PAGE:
What Causes Cats to Love Catnip

What Causes Cats to Love Catnip

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    I used to watch my cat frolic and cavort on and around the catnip plants that we kept in the patio, wondering why the plant had this effect and just how it felt. So, when the cat was occupied with bullying the neighborhood dogs (our cat was the king of the neighborhood, bigger than many of the dogs and twice as tough as those that outweighed him), I went into the patio and gave the plants a big whiff. When that had no effect, I tried nibbling on one of the leaves, as I had seen the cat do on several occasions, and quickly discovered that while catnip is in the mint family, it tastes like crap. I gave up on trying to achieve cheap intoxication and went to rinse my mouth out with water, followed by milk and finally settled on tomato juice, which did the trick.

    Native to Europe and Asia, catnip is now a wild weed all over North America, much to the delight of our feline friends, or at least most of them. Roughly a quarter to a third of cats are not affected by catnip, but those who are always have a splendid time with the weed… for a few minutes at a time. The effect of catnip is short-lived, but once the cat has lost interest for a couple hours, he may return for another round of capering, rolling over the plant, pawing at it, frothing at the mouth in the most disgusting but amusing way and caterwauling uncontrollably.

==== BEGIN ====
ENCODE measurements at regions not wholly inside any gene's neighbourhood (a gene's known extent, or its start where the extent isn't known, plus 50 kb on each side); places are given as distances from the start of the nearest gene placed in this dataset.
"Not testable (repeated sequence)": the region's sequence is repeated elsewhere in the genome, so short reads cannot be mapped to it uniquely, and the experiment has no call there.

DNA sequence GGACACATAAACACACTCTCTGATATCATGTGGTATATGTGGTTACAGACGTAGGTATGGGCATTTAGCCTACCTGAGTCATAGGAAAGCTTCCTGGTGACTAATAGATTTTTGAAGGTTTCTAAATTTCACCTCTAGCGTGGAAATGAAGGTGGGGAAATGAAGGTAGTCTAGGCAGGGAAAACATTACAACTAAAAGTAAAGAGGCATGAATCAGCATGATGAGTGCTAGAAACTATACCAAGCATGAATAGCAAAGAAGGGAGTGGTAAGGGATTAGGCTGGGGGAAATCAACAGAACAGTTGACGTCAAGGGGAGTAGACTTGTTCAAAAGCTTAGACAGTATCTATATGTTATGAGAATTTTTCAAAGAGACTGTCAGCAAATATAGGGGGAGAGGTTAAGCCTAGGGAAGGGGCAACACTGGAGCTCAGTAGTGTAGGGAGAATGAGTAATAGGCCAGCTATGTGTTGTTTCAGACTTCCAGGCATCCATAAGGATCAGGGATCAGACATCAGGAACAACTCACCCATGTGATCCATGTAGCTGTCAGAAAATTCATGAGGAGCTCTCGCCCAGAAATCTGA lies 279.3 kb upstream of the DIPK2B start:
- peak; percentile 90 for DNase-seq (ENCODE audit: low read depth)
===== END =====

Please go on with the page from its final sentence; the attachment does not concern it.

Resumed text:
The chemical responsible for this entertaining reaction is nepetalactone, a ten-carbon compound derived from isoprene, which means nothing to you unless you happened to take an organic chemistry class and happened to be one of the rare students who enjoyed it and paid attention to the professor. When a cat scratches, bites or rolls around on the catnip, nepetalactone is released into the air, inhaled and then the fun begins, at least for your cat.

    Unfortunately, nepetalactone has only a very mild effect on humans, acting as a weak sedative (very weak, I assure you; after my catnip experiment, I spent the afternoon evading a bunch of bikers who, for some reason, confused me for a rival—how they could mistake a ten year-old boy for an adversarial biker is anyone’s guess—and wanted to tattoo their club logo on my forehead… or somewhere even more embarrassing), an antibacterial agent and a mild antispasmodic. It can also act as a febrifuge (don’t feel stupid; I didn’t know what it was until I looked it up, either), which is just a fancy name for an antipyretic, which is just a slightly less fancy name for something that brings down a fever.

    Interestingly, nepetalactone can repel cockroaches and mosquitoes, though I haven’t had an opportunity to try this out for myself (I really need to get a cat; maybe a couple dozen of them), is poisonous to some varieties of fly and is a love potion—or pheromone—to aphids, which might explain why we always had billions of the tiny little plant suckers in the patio when I was a kid. So if you decide to plant some catnip for your cat, I strongly suggest you keep your yard well stocked with ladybugs, the aphid’s archenemy.

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